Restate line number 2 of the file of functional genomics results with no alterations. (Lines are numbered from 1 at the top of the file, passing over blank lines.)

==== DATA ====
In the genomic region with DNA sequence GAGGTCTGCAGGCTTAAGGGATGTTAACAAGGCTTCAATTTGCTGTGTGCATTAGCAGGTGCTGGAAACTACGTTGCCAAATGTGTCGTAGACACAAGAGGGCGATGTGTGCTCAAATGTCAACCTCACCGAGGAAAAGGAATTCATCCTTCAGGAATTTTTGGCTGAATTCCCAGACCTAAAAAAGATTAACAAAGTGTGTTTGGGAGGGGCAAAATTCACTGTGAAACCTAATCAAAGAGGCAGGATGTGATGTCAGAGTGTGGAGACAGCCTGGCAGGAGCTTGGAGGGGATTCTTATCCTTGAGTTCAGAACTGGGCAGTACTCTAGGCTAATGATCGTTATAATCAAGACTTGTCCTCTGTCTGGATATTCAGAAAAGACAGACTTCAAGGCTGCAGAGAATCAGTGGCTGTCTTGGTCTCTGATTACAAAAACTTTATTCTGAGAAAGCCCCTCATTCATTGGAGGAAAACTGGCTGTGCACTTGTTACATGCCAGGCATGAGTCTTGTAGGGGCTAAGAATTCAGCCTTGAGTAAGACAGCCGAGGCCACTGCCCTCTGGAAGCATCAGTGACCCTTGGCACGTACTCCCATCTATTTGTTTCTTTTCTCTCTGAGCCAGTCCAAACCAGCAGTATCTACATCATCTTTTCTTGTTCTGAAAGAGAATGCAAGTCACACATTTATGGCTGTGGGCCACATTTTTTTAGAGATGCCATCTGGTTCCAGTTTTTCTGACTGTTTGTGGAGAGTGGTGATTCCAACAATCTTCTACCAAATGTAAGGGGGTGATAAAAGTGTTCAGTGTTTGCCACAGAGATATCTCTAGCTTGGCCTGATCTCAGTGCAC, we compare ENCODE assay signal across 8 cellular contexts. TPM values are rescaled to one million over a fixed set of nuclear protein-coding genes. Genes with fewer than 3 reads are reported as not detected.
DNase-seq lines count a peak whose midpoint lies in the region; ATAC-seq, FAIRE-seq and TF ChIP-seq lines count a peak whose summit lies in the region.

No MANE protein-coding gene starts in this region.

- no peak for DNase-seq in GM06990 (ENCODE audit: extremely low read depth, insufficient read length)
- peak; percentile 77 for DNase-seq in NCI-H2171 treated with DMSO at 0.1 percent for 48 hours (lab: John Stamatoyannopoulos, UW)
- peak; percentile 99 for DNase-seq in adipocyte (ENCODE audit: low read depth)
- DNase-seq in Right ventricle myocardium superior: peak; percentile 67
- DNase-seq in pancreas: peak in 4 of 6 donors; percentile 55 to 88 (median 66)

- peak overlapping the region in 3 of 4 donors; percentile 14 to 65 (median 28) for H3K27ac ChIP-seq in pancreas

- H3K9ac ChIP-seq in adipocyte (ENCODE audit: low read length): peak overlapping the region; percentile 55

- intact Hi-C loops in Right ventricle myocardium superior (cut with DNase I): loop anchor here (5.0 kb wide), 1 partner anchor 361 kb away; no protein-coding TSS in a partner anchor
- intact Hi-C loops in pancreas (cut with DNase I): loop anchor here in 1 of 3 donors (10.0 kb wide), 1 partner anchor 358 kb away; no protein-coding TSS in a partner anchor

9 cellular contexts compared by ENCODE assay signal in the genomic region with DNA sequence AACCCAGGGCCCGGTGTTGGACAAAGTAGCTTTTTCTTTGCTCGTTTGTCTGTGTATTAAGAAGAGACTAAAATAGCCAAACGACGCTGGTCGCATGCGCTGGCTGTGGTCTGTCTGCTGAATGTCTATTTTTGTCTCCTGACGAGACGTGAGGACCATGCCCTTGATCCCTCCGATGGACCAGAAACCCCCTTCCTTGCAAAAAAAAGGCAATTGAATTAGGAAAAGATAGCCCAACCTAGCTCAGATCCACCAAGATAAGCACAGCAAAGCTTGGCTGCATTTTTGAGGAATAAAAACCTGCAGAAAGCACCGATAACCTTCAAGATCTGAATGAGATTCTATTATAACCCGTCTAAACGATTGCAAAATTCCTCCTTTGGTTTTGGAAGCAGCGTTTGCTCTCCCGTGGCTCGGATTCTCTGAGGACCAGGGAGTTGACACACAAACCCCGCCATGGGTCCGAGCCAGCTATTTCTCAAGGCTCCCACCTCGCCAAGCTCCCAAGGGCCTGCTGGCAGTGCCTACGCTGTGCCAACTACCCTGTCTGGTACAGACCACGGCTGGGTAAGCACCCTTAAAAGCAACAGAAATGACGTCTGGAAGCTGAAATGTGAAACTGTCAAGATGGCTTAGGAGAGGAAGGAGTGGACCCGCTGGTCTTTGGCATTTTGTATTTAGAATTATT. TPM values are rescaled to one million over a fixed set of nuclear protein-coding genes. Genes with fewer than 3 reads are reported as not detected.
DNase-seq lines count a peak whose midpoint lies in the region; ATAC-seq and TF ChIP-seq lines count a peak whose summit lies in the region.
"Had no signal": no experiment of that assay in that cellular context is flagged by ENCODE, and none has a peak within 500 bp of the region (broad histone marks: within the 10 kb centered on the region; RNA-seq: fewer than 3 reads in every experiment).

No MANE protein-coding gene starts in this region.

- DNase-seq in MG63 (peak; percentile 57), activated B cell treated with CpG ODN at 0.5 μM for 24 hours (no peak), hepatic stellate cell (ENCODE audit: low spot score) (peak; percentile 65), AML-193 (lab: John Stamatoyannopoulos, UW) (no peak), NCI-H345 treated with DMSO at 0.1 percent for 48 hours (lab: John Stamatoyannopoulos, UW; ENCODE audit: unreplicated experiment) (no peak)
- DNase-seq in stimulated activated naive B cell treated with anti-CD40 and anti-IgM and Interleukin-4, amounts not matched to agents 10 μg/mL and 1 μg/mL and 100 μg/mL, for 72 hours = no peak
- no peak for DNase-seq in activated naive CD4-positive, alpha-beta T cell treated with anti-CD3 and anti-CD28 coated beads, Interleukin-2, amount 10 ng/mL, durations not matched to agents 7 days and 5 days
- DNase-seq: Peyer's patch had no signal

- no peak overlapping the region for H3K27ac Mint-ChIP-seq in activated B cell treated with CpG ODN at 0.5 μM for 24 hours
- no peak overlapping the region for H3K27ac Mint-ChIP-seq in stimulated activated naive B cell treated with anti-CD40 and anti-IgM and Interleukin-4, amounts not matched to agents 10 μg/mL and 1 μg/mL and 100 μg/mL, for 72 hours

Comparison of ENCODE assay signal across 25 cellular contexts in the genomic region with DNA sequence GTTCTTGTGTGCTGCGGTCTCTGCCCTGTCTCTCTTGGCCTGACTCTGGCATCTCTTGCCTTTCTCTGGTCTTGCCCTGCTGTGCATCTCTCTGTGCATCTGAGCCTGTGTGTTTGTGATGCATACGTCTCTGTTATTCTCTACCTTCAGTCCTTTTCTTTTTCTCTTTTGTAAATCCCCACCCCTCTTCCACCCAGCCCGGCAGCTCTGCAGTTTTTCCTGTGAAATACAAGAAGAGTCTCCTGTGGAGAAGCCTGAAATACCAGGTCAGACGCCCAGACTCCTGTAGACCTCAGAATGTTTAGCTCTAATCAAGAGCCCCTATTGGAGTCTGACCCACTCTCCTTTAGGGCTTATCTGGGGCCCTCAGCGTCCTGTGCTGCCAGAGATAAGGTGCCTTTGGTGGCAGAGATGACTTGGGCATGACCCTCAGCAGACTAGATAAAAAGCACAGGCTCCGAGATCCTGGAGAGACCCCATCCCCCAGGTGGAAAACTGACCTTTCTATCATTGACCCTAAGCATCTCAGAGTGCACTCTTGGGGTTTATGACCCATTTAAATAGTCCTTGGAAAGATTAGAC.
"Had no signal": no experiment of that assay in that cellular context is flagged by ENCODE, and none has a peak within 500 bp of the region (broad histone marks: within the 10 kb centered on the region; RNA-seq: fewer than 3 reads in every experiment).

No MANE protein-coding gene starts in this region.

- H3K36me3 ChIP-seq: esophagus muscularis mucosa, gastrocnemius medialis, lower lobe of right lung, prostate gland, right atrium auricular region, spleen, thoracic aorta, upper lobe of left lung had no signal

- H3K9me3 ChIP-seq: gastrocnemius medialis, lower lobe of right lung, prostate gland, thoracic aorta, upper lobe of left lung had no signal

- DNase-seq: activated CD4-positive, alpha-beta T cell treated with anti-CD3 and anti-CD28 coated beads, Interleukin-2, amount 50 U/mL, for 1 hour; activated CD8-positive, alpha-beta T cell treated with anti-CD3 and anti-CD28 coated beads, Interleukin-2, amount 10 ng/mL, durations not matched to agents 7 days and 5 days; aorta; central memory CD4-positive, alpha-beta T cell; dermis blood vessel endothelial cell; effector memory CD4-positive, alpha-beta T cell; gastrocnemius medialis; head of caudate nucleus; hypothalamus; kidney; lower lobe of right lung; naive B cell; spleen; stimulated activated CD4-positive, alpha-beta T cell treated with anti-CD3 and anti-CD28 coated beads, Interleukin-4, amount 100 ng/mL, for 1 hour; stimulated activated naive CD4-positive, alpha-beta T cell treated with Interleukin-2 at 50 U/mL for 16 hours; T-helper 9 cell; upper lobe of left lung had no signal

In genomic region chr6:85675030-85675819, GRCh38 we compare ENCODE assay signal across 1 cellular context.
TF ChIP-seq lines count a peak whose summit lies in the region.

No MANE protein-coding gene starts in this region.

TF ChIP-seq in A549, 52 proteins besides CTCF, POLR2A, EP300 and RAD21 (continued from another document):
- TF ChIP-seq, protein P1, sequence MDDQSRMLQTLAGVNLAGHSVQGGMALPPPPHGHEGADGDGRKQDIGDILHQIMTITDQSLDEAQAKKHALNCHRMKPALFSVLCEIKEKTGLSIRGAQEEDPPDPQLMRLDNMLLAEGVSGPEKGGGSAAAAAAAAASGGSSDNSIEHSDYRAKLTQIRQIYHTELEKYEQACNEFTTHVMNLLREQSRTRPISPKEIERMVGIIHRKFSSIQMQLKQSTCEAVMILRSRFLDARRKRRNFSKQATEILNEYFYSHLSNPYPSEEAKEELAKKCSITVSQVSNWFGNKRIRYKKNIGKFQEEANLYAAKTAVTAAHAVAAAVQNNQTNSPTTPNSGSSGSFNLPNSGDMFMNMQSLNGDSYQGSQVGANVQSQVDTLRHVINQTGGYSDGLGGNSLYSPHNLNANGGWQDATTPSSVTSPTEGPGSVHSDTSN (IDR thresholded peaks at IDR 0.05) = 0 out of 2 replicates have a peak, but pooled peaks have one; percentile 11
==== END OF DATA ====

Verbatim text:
DNase-seq lines count a peak whose midpoint lies in the region; ATAC-seq, FAIRE-seq and TF ChIP-seq lines count a peak whose summit lies in the region.